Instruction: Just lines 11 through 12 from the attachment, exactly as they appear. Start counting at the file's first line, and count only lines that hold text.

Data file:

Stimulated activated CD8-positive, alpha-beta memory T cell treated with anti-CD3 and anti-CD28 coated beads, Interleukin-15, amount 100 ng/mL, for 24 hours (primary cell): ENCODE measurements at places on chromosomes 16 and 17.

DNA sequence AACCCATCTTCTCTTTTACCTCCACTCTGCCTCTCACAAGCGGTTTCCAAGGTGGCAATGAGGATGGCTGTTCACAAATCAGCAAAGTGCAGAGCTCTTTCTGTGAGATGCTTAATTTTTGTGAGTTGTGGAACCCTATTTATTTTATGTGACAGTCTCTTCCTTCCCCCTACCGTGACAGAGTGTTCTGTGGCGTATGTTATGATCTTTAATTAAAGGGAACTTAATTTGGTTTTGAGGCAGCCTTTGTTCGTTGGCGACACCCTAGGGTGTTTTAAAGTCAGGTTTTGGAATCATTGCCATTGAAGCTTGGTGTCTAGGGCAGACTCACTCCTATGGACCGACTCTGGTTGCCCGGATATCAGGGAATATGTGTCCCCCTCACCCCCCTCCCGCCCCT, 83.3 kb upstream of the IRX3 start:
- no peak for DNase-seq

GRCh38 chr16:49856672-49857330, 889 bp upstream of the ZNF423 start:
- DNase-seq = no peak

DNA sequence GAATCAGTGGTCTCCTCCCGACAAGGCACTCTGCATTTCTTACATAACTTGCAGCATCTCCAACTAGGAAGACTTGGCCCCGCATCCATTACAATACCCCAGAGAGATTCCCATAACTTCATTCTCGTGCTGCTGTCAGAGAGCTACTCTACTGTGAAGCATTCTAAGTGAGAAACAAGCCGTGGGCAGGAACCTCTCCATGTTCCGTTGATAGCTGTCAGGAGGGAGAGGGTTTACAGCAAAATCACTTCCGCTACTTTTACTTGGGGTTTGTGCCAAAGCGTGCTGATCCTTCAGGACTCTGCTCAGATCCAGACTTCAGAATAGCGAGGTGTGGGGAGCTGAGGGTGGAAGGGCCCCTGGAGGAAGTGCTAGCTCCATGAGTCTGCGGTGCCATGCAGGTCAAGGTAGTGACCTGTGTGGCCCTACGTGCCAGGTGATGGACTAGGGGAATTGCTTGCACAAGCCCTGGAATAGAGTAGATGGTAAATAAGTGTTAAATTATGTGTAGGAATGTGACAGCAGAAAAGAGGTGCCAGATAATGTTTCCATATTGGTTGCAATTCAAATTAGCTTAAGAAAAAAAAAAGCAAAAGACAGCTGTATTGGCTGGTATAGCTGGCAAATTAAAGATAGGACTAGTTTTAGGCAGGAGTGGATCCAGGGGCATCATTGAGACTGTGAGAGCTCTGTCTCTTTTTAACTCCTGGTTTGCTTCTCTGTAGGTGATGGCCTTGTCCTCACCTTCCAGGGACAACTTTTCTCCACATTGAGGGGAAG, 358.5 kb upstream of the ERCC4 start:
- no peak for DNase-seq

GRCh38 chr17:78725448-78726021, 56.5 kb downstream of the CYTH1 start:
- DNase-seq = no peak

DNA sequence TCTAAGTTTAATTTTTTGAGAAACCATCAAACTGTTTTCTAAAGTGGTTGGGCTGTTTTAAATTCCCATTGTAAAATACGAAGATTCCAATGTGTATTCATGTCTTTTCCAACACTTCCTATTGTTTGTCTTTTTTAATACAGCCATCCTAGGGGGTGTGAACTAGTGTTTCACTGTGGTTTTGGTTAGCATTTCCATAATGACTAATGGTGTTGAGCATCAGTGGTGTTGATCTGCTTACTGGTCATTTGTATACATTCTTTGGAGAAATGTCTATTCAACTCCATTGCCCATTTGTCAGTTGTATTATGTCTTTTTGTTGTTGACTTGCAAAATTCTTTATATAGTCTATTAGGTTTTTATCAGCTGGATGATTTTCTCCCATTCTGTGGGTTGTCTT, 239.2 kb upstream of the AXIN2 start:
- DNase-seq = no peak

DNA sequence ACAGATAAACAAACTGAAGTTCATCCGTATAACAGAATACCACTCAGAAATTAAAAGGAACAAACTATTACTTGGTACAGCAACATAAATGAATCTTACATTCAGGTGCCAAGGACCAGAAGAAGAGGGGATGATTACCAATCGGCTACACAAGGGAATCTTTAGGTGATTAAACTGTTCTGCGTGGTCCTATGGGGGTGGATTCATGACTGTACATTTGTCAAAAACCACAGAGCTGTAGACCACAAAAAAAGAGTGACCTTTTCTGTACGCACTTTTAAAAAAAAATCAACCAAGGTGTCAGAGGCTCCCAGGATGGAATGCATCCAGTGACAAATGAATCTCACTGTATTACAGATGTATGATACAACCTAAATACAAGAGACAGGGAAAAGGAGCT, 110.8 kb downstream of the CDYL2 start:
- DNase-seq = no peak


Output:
- DNase-seq = no peak

DNA sequence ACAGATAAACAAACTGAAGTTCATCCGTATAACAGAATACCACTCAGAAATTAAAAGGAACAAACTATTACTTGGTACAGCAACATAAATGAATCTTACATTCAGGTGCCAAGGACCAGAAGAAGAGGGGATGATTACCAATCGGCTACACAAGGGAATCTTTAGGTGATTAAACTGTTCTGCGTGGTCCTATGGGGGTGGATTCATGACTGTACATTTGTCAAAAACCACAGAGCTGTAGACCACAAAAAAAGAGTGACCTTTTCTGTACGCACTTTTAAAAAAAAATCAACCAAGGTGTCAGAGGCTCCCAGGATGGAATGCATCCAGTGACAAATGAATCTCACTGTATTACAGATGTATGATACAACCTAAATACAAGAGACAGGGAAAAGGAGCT, 110.8 kb downstream of the CDYL2 start: